The government’s proposed changes to the Bail Act, which only commenced on 20 May this year, are a retrograde step which has the potential to threaten fundamental legal rights, the president of the New South Wales Bar Association Jane Needham SC said today.
The government proposals, based on the recommendations of the Hatzistergos Bail report, bring back special categories of case where a different bail test for serious offences is to be applied. The onus in these cases will be on the alleged offender to establish that his or her detention is not justified.
‘The changes represent a premature and reactive approach to criticisms in some sections of the media, rather than taking into account the thorough and thoughtful process by the NSW Law Reform Commission which led to the new Bail Act. The NSW Law Reform Commission was assisted in its important work by experienced stake holders such as the NSW Police Force, the NSW DPP, the NSW Department of Corrective Services and the NSW Public Defenders. Individual cases do not paint the overall picture of bail decisions in New South Wales or whether the current Bail Act is effective’ Ms Needham SC said.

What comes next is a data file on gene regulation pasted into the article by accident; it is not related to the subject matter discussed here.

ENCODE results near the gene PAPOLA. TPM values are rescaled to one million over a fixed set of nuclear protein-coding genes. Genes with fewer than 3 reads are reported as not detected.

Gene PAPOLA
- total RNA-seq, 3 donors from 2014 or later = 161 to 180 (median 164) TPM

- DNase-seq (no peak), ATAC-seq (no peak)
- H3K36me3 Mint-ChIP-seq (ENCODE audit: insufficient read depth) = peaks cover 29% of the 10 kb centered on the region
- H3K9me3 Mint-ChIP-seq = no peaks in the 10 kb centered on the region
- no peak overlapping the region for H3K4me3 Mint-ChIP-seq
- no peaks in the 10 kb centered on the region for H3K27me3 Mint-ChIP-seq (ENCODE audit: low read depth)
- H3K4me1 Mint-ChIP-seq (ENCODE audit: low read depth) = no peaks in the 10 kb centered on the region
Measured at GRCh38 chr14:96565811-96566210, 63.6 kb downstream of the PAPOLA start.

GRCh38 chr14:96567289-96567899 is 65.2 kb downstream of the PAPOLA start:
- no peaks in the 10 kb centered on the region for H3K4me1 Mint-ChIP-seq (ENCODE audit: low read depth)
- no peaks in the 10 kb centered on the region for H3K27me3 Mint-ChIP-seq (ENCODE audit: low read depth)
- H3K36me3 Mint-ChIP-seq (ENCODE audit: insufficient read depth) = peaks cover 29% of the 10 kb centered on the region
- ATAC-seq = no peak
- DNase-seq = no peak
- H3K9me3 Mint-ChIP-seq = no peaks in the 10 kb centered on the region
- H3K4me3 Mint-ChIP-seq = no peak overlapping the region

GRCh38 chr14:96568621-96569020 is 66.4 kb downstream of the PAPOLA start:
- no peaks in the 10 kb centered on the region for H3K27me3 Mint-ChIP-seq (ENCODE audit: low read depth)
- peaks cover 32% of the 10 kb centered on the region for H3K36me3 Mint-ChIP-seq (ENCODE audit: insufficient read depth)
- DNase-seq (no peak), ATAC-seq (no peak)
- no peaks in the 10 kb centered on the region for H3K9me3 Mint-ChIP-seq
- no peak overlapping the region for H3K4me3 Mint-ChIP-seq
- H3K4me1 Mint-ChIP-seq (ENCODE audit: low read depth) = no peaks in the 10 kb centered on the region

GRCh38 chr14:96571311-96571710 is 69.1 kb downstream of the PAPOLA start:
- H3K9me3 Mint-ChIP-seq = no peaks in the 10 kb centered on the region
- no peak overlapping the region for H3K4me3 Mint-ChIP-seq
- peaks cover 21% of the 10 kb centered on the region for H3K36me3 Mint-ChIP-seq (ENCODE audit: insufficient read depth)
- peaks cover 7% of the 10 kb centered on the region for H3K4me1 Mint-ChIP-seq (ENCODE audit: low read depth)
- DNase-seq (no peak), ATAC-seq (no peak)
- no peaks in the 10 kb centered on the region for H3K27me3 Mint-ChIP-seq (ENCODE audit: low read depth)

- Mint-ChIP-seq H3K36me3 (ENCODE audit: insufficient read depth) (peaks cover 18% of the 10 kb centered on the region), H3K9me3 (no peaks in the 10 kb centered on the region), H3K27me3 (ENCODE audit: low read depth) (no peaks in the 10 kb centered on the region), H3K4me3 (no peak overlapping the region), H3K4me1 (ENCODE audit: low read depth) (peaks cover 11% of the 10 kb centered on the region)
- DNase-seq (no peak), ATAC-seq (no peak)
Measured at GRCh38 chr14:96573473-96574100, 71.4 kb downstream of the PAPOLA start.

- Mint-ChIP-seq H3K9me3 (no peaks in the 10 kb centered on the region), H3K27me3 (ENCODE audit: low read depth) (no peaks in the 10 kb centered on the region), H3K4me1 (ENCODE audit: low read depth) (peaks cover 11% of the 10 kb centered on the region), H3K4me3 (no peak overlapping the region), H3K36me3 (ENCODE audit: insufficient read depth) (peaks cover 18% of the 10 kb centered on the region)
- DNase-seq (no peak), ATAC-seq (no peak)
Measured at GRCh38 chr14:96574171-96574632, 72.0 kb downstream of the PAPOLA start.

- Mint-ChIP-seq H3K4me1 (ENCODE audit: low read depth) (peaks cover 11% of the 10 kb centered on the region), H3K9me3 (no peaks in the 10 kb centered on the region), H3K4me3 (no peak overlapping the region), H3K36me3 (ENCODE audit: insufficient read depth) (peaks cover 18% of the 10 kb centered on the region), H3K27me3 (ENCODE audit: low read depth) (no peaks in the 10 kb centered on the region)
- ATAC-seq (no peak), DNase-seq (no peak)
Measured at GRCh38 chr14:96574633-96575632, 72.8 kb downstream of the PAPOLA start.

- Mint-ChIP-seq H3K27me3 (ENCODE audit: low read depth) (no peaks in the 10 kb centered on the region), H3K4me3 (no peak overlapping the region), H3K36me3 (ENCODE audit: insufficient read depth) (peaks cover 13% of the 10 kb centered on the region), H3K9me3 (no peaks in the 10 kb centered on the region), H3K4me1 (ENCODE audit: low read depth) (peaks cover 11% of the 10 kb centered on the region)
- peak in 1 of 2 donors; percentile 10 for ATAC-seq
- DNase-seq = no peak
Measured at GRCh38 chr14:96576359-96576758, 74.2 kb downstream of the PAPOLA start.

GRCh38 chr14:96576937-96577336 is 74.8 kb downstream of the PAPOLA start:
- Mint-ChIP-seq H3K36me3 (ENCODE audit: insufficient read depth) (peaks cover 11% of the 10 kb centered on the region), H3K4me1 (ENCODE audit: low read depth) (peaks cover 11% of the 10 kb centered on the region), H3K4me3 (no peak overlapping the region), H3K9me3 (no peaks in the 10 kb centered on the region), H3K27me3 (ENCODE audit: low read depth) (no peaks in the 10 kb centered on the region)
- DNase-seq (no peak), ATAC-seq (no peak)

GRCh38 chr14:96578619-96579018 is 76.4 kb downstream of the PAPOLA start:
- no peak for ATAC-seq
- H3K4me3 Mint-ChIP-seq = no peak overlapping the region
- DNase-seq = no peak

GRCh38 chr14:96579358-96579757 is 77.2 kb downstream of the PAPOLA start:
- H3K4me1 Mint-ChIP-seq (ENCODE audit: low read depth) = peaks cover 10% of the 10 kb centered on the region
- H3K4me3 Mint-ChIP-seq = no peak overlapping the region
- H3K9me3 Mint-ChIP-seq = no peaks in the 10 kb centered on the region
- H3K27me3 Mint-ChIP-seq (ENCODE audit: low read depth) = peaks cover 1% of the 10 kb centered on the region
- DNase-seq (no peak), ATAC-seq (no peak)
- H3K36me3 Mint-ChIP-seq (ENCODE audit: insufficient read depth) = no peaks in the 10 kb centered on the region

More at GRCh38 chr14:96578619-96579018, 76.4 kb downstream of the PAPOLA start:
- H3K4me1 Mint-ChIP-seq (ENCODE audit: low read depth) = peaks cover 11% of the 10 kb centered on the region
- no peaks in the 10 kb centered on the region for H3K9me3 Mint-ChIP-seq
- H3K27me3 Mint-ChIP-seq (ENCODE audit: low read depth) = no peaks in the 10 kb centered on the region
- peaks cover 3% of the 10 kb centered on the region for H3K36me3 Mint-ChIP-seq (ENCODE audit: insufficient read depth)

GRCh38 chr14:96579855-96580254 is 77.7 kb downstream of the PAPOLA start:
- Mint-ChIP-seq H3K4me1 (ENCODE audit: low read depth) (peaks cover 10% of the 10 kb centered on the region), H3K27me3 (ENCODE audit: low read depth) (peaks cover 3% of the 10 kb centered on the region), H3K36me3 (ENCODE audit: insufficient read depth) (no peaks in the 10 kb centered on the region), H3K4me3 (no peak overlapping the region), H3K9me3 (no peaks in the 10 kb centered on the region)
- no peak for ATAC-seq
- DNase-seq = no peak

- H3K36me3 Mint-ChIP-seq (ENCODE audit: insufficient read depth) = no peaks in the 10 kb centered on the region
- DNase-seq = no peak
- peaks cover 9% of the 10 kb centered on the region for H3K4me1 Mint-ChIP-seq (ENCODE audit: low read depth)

The new bail legislation which commenced only a matter of months ago introduced a risk-based approach. The legislation received support from all sides of politics and passed unanimously. The major changeunder those new laws was that bail is considered on the basis of an assessment of risk in each alleged offender’s circumstances, rather than relying on fixed presumptions based on the kind of offence involved.
‘Yet now, the government intends to undermine this system with arbitrary provisions which focus on the type of offence rather than the circumstances of each case, and which may result in persons being refused bail who should otherwise be granted bail. They would have to ‘show cause’ before bail could be granted. Nearly 50% of all persons who are charged are ultimately acquitted’ Ms Needham said.
‘These changes will have the effect of dealing with all crimes in certain categories in the same way, irrespective of the facts of the case. For instance, a wife who loses control and kills her husband after decades of violent abuse will be subject to the same just cause test as a member of a crime gang who kills a rival gang member in cold blood over a drug deal gone wrong’
‘The amendments to the Act are premature and based on perceptions rather than empirical evidence. The changes will see a return to the restrictive and unfair system under the old laws, and undermine the basic principle of our criminal justice system, the presumption of innocence’ said Ms Needham.
Media comment: Alastair McConnachie: 9229 1756; 0420314462
5 August 2014
Source: NSW Bar Association